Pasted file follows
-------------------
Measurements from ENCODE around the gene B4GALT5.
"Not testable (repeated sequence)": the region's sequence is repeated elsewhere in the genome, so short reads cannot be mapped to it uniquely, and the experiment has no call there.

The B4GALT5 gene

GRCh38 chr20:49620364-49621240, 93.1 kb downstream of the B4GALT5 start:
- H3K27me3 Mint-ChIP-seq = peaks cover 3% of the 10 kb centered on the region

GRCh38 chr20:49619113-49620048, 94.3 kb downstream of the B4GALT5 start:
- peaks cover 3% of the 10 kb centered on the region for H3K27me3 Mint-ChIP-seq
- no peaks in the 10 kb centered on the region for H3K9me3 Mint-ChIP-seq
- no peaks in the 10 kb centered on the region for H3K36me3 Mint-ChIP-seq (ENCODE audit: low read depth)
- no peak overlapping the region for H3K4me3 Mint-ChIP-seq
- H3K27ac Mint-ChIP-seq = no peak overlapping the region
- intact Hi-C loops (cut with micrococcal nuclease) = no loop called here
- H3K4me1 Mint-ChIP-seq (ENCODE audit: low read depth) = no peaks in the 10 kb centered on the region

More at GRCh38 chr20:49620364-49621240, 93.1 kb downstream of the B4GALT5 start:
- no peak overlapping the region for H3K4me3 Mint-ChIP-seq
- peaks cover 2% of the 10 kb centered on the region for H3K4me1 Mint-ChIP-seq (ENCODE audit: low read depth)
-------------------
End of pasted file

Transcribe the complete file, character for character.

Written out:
Measurements from ENCODE around the gene B4GALT5.
"Not testable (repeated sequence)": the region's sequence is repeated elsewhere in the genome, so short reads cannot be mapped to it uniquely, and the experiment has no call there.

The B4GALT5 gene

GRCh38 chr20:49620364-49621240, 93.1 kb downstream of the B4GALT5 start:
- H3K27me3 Mint-ChIP-seq = peaks cover 3% of the 10 kb centered on the region

GRCh38 chr20:49619113-49620048, 94.3 kb downstream of the B4GALT5 start:
- peaks cover 3% of the 10 kb centered on the region for H3K27me3 Mint-ChIP-seq
- no peaks in the 10 kb centered on the region for H3K9me3 Mint-ChIP-seq
- no peaks in the 10 kb centered on the region for H3K36me3 Mint-ChIP-seq (ENCODE audit: low read depth)
- no peak overlapping the region for H3K4me3 Mint-ChIP-seq
- H3K27ac Mint-ChIP-seq = no peak overlapping the region
- intact Hi-C loops (cut with micrococcal nuclease) = no loop called here
- H3K4me1 Mint-ChIP-seq (ENCODE audit: low read depth) = no peaks in the 10 kb centered on the region

More at GRCh38 chr20:49620364-49621240, 93.1 kb downstream of the B4GALT5 start:
- no peak overlapping the region for H3K4me3 Mint-ChIP-seq
- peaks cover 2% of the 10 kb centered on the region for H3K4me1 Mint-ChIP-seq (ENCODE audit: low read depth)